Coca-Cola Consolidated Inc. agreed to pay $3.5 million to settle a lawsuit by participants in the company's 401(k) plan who claimed plan fiduciaries violated their ERISA duties by allowing "unreasonable" expenses and keeping high-cost, poor-performing investments in the plan's option lineup.
The agreement, which requires court approval, was filed Feb. 22 in U.S. District Court in Charlotte, N.C. in the case of Cheyenne Jones and Sara J. Gast vs. Coca-Cola Consolidated Inc.
"Defendants have vigorously denied, and continue to vigorously deny, any wrongdoing and any liability arising from the factual allegations and claims set forth in the plaintiffs' complaint," said the preliminary agreement document filed by attorneys representing both parties.
The settlement "is not an admission of liability by any of the defendants, which defendants continue to deny," the document said.
The parties decided to settle "because it provides substantial and meaningful benefits to the members of the class and the plan, and to avoid the substantial costs, uncertainties and risks of continued litigation," the document said.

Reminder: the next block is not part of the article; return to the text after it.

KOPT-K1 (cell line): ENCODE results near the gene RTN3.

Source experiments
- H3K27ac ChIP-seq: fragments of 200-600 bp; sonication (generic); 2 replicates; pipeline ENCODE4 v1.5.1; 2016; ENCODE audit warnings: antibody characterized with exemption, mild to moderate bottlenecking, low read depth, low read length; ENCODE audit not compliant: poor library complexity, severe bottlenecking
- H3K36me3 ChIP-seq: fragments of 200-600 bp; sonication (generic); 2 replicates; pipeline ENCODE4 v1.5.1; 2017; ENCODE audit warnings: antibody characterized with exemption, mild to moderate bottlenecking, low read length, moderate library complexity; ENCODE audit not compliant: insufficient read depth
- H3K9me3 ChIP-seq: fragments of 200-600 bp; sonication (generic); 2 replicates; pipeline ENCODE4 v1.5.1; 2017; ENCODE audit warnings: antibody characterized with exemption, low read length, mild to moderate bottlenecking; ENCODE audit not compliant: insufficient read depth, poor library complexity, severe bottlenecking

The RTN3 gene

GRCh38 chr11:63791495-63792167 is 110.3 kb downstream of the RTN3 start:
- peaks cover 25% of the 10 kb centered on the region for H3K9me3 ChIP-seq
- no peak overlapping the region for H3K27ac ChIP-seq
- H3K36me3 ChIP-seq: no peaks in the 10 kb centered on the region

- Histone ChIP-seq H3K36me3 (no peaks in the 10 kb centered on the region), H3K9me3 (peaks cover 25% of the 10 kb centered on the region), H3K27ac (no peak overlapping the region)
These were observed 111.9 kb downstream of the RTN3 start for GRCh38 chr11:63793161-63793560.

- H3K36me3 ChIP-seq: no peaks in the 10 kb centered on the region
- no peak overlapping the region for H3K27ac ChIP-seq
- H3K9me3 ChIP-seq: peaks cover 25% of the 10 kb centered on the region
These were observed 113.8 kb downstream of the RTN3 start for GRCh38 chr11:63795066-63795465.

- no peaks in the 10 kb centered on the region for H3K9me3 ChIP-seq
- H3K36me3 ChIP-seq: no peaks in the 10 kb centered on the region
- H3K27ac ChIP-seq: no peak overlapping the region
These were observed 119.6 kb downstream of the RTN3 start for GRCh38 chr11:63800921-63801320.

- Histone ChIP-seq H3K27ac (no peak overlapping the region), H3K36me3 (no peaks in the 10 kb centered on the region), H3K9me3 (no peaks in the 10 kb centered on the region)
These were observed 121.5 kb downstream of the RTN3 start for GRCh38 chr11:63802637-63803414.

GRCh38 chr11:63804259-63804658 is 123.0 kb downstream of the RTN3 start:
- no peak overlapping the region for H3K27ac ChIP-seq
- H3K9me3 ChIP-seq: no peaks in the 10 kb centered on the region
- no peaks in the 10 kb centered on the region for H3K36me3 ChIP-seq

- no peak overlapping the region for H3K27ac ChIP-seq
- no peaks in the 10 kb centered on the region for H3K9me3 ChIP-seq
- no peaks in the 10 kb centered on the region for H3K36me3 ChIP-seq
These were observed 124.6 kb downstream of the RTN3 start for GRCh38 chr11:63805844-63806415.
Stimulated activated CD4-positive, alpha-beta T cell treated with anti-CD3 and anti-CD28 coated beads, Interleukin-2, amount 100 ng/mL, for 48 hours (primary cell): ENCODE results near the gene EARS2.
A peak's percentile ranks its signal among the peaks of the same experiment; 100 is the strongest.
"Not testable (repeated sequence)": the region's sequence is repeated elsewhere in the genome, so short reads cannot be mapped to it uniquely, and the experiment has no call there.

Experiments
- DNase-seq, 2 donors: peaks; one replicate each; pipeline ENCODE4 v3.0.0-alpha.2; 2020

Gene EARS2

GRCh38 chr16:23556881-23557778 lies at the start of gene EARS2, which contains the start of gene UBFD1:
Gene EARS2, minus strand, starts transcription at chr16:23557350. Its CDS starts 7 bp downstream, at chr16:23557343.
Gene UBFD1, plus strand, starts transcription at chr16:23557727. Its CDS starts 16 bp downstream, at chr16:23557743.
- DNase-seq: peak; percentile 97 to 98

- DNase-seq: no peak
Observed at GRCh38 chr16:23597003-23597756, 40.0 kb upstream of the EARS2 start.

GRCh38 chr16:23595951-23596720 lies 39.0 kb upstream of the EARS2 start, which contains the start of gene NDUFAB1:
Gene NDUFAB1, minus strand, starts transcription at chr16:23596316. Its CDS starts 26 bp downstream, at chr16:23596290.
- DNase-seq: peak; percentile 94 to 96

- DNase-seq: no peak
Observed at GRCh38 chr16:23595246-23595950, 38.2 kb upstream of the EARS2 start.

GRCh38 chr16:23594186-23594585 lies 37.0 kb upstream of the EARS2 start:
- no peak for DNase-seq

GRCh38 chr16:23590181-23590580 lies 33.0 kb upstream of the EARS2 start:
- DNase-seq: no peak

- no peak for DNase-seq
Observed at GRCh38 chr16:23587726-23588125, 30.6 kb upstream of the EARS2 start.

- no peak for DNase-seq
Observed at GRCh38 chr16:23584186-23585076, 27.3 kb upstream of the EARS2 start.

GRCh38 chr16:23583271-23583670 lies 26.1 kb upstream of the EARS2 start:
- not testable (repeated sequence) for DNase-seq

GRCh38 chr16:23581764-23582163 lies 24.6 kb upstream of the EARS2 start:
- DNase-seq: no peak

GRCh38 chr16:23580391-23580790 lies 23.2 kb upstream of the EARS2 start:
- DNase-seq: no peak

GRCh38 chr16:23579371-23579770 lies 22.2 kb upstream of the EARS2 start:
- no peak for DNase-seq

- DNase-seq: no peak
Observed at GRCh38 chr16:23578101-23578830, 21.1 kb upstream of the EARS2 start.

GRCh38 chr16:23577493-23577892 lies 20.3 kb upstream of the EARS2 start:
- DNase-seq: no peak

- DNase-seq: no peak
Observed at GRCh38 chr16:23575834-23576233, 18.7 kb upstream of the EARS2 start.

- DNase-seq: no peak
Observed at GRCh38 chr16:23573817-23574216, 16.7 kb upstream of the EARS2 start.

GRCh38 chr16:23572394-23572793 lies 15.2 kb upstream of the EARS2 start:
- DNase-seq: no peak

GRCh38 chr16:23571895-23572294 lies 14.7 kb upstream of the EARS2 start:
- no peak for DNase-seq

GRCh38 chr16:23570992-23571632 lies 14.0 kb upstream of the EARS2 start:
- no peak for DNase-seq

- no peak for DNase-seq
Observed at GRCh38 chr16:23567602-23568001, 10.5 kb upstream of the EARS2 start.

As part of the settlement, Coca-Cola Consolidated, a large independent bottler of Coca-Cola products, agreed to issue an RFI for record keeping services no later than Dec. 31, 2024. It also agreed to "evaluate its process" for replacing investments within one year of the settlement's effective date, the document said.
The plaintiffs sued in November 2020, and a U.S. District Court judge denied the defendants' motion to dismiss in March 2021. Discussion with a mediator led to the parties reaching an agreement in principle in January, the document said.
The Coca-Cola Consolidated Inc. 401(k) Plan, Charlotte, N.C., had assets of $857.3 million as of Dec. 31, 2020, according to the latest Form 5500.